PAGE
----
I know that these are highly trained and intelligent people, so what’s going on? Have I slipped into a cycle where people know that I will check their work and as a result, stopped doing it themselves? As the architect, and project lead, it is my job to coordinate the work of all my consultants … I totally get that and I am on-board for providing that service, but these days it seems like I am an extension of all my consultant’s firms and my job description includes performing quality control on their scope of work.

If you think I am complaining, you would be correct.

Stop the madness, or I’m going to send you to bed without your dinner.

Just Draw it Up

There is a request that I receive a few times a week that I thought I would finally talk about in an effort to shed some light on a fairly taboo subject. Those requests typically start off something like this:

“I have already designed my house but since I am not an architect, I don’t know how to create the technical drawings I would need to give to a contractor. Is this something that you would do, and if so, how much do you charge?”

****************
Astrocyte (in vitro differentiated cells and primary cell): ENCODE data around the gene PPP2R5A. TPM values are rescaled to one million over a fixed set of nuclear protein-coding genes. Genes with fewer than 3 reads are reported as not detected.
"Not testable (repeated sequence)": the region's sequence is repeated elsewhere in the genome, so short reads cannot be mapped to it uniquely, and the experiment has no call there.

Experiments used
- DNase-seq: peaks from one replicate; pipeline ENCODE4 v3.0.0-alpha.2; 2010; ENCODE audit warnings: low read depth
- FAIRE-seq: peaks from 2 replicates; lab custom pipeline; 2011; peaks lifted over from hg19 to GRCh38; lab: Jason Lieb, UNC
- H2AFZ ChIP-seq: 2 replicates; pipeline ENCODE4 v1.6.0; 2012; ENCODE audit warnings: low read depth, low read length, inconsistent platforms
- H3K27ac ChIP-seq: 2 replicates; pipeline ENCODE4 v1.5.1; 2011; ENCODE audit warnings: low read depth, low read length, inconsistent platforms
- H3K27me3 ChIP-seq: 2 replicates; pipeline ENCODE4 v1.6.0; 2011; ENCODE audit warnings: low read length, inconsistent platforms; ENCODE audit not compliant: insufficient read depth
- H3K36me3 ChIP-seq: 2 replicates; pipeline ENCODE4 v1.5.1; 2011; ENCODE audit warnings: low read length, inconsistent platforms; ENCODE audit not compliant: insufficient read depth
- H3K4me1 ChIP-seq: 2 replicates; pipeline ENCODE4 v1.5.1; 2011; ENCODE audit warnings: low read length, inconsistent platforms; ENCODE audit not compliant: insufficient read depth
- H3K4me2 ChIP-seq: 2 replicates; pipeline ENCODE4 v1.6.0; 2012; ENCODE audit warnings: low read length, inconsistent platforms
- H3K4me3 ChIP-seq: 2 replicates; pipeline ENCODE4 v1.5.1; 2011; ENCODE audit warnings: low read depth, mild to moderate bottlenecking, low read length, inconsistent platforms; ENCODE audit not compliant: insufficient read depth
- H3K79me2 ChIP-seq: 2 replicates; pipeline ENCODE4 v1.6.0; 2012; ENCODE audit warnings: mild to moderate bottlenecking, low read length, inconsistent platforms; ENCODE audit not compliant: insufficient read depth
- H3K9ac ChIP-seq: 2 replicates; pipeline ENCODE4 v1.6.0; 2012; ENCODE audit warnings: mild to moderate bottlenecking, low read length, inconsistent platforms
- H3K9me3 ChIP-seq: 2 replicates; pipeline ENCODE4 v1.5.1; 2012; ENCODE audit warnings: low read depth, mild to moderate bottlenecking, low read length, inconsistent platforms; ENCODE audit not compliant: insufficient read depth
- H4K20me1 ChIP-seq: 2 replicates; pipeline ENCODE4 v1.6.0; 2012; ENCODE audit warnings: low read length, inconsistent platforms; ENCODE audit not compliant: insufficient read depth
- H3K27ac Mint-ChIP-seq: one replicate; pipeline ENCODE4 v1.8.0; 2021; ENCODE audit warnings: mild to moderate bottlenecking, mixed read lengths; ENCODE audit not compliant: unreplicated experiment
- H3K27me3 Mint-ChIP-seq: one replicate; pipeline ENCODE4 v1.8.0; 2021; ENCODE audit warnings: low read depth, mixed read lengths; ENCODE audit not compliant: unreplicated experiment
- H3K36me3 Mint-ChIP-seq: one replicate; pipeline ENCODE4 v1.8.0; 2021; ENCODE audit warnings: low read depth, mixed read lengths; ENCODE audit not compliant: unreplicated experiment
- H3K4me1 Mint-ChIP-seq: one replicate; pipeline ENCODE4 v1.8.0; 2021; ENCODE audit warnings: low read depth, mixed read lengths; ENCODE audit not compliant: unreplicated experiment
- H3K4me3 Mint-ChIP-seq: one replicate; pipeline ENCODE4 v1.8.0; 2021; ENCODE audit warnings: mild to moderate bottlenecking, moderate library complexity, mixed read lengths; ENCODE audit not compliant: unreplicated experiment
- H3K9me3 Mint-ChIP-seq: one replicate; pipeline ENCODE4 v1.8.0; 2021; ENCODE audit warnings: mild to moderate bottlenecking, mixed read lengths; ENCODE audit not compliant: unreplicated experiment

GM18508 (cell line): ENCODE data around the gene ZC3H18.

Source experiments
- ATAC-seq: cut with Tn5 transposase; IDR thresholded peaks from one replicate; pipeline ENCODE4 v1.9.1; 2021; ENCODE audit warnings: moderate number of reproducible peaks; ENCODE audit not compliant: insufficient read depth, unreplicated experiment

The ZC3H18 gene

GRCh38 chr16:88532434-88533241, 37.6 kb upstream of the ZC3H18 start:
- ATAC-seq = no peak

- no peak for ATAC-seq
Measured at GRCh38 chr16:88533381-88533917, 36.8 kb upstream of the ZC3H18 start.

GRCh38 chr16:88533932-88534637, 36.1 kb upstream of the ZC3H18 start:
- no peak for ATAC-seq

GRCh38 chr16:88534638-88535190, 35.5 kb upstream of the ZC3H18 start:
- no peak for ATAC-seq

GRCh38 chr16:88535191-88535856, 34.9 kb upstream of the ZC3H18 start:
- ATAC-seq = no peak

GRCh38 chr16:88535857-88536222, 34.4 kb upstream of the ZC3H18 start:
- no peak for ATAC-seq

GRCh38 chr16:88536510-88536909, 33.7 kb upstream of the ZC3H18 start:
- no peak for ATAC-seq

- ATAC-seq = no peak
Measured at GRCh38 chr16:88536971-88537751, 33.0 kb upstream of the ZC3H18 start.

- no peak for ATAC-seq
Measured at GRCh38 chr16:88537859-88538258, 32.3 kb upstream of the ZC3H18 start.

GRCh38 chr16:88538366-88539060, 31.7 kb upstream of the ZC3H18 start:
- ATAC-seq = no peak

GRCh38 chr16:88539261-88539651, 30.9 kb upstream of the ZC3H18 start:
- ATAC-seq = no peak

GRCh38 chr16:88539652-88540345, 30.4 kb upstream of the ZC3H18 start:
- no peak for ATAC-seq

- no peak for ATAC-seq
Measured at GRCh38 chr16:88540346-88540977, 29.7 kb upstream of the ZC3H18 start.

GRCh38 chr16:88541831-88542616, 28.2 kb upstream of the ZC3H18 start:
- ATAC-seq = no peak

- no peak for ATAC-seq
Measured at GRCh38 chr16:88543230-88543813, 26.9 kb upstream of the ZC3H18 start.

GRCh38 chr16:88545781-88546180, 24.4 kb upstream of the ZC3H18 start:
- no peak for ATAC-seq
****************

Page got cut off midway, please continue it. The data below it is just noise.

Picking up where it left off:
With 100% certainty, I know that I am not alone in receiving these sorts of inquiries. Years ago, in the days before I spent an hour or two each day responding to emails, this is the sort of question that would work me up and, depending on my overall mood, I might even have become irritated at this reduction in my abilities. I’d think to myself, C’mon, I am not a drafting service! I am a highly educated, extremely experienced, and thoroughly licensed professional architect. But I rarely react like that anymore, mostly because most people (who aren’t architects) don’t really understand the myriad of moving parts to their request and they don’t know how long it takes to simply “draw up some plans.” So I am here to set the record straight … it takes a long time.

Modern House Drawings – Dallas Architect Bob Borson
These are the sorts of drawings an architect will create for you